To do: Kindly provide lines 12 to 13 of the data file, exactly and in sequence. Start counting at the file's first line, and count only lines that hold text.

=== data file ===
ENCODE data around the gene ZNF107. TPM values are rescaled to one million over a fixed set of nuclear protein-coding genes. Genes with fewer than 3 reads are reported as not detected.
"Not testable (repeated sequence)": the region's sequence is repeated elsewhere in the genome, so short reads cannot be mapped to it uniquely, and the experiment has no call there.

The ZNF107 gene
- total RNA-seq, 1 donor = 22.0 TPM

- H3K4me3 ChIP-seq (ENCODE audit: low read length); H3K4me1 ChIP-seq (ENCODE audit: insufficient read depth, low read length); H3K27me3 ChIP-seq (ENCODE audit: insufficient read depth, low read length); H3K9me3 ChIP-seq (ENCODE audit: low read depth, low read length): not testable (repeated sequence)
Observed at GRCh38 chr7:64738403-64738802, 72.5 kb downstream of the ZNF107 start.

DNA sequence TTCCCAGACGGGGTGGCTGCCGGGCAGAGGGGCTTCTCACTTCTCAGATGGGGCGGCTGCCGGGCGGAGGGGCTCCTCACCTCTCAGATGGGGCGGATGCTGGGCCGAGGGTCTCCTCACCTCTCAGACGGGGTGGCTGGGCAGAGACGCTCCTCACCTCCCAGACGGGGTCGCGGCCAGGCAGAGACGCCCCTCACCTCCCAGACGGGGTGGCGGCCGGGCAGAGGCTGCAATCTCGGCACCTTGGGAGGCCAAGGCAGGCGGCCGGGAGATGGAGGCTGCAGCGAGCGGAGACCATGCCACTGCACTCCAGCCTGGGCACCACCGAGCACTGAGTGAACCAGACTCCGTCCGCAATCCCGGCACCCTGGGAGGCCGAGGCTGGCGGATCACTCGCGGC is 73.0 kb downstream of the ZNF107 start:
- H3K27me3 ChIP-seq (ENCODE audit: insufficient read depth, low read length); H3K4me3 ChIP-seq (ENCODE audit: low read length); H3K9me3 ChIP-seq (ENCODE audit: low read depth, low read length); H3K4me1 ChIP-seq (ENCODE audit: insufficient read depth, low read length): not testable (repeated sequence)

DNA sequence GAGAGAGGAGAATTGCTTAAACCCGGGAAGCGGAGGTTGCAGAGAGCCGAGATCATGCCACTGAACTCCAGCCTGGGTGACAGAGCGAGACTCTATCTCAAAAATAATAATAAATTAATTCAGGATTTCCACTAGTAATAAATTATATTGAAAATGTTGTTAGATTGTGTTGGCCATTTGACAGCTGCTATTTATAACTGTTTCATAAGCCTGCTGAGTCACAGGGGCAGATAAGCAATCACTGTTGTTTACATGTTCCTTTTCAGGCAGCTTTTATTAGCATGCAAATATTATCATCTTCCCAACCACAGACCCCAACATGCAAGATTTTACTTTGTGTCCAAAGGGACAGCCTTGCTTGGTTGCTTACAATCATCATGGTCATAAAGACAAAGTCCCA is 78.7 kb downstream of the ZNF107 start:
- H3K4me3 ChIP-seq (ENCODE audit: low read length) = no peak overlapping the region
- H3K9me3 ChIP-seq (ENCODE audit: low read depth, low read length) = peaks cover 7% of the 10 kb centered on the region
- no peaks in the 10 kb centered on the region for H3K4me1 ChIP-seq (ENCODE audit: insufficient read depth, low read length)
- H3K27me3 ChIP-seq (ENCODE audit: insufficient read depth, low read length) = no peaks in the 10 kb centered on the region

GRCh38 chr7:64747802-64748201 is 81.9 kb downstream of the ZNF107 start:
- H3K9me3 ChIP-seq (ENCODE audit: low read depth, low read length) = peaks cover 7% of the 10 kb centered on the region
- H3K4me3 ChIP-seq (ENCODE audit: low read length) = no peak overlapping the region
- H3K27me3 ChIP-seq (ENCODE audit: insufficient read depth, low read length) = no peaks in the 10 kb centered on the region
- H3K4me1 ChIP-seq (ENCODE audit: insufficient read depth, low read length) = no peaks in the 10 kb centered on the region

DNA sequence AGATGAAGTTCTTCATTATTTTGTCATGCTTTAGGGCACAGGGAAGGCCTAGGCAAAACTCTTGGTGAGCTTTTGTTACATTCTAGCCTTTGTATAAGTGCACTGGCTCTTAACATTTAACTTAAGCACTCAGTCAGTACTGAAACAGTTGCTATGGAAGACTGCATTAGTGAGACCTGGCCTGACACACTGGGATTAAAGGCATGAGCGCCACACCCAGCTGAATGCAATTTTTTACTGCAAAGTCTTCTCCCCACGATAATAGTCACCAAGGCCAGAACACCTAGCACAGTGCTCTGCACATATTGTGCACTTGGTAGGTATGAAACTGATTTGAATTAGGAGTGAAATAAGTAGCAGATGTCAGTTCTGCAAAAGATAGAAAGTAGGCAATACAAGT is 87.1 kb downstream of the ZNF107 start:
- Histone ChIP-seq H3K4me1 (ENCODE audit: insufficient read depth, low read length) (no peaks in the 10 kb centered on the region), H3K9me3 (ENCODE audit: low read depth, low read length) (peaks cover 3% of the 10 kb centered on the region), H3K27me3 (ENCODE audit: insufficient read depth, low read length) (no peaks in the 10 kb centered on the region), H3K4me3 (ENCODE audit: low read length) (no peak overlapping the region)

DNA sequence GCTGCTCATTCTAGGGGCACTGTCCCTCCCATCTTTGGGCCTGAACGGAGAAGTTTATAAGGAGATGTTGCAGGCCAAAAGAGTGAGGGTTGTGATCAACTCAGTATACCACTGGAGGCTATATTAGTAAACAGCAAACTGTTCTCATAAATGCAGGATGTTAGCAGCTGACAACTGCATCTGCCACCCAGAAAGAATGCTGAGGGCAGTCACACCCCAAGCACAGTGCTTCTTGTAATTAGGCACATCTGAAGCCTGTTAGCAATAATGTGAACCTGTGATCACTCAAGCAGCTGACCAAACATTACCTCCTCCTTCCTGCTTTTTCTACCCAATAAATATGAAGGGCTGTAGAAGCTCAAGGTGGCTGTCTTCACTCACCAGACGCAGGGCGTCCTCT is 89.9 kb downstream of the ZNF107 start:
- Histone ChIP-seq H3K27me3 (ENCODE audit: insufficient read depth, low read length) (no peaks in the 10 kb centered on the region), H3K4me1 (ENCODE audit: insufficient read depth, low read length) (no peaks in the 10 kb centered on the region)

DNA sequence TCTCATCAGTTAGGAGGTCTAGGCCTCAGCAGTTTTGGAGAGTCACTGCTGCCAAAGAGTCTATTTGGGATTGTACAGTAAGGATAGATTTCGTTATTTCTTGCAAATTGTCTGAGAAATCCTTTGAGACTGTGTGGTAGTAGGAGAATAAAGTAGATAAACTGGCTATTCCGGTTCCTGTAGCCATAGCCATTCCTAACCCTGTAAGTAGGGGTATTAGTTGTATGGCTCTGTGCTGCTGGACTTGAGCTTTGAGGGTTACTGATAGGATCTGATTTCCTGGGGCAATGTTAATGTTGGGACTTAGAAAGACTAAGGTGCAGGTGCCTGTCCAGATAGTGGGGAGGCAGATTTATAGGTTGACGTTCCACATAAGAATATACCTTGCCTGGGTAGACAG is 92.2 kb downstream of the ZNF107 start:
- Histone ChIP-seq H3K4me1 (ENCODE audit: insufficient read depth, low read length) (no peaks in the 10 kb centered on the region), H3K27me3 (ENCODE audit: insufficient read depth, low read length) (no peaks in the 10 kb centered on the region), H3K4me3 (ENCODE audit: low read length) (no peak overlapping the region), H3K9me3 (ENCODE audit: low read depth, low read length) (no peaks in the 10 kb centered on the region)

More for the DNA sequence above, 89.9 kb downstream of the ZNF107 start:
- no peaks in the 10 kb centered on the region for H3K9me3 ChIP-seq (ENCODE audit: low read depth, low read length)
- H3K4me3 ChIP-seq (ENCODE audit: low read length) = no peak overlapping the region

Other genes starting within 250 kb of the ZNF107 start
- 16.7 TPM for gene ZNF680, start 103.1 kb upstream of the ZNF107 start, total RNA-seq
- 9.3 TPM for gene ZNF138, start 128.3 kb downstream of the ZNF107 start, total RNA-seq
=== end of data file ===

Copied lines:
- no peaks in the 10 kb centered on the region for H3K4me1 ChIP-seq (ENCODE audit: insufficient read depth, low read length)
- H3K27me3 ChIP-seq (ENCODE audit: insufficient read depth, low read length) = no peaks in the 10 kb centered on the region